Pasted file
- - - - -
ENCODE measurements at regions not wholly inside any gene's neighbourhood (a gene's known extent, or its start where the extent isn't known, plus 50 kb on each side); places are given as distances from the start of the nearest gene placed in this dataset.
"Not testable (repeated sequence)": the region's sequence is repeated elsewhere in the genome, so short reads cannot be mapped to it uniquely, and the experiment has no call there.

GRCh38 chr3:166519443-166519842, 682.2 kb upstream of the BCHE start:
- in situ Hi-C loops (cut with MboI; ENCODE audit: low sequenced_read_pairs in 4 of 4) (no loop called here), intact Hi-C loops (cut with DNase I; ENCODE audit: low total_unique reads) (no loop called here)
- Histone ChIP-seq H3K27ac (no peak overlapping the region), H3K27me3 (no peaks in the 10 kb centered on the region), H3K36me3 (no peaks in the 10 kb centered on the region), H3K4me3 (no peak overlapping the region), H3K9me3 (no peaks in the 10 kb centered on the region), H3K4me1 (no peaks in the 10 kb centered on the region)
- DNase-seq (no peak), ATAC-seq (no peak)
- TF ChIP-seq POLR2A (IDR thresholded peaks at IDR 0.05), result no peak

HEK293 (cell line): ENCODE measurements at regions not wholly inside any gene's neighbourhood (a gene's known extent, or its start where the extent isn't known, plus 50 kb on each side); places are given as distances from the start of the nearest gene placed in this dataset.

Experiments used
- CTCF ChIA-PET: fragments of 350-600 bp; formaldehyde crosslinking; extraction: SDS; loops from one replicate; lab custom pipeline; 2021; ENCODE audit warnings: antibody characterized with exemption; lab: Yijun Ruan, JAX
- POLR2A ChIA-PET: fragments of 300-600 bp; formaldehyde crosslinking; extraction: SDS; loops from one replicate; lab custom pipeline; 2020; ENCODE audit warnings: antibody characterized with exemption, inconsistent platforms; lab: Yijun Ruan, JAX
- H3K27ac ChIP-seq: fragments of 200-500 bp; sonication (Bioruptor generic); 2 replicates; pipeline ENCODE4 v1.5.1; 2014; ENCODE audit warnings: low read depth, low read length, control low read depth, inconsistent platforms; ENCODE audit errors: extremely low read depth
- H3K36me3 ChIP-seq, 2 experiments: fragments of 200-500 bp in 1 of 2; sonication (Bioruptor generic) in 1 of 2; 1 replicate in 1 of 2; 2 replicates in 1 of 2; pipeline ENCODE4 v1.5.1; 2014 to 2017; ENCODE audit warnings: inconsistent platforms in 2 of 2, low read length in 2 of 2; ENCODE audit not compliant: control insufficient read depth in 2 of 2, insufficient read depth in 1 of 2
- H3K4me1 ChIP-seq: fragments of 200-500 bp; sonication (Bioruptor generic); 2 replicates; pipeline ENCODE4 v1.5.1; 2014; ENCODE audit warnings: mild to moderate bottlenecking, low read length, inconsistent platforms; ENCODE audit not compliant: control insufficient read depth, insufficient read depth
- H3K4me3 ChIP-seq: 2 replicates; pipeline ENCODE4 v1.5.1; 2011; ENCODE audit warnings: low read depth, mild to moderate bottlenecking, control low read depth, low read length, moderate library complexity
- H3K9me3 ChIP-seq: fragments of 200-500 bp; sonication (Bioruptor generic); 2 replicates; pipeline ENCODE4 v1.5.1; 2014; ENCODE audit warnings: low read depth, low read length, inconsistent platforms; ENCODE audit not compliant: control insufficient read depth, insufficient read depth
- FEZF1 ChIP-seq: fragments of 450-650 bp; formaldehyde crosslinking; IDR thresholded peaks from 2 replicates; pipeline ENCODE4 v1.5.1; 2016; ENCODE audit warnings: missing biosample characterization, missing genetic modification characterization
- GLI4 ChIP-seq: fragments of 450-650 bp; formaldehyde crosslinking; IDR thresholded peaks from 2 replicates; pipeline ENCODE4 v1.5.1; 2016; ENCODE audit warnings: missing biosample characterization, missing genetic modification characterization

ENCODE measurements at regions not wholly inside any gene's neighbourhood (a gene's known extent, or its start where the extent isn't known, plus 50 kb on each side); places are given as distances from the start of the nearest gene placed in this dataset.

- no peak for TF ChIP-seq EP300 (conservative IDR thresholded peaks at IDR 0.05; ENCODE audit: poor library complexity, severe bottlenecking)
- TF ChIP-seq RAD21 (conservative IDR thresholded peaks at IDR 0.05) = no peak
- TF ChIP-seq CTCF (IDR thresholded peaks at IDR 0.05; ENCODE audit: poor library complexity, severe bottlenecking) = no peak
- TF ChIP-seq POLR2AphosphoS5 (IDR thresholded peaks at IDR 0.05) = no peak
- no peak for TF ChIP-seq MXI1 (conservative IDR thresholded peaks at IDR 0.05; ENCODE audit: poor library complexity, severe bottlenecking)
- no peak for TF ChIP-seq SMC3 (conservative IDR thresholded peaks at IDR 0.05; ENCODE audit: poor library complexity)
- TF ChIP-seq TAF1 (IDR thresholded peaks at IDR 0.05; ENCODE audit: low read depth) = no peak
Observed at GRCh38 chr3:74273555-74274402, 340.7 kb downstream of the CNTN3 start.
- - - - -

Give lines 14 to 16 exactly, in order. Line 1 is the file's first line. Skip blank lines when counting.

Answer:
- H3K4me1 ChIP-seq: fragments of 200-500 bp; sonication (Bioruptor generic); 2 replicates; pipeline ENCODE4 v1.5.1; 2014; ENCODE audit warnings: mild to moderate bottlenecking, low read length, inconsistent platforms; ENCODE audit not compliant: control insufficient read depth, insufficient read depth
- H3K4me3 ChIP-seq: 2 replicates; pipeline ENCODE4 v1.5.1; 2011; ENCODE audit warnings: low read depth, mild to moderate bottlenecking, control low read depth, low read length, moderate library complexity
- H3K9me3 ChIP-seq: fragments of 200-500 bp; sonication (Bioruptor generic); 2 replicates; pipeline ENCODE4 v1.5.1; 2014; ENCODE audit warnings: low read depth, low read length, inconsistent platforms; ENCODE audit not compliant: control insufficient read depth, insufficient read depth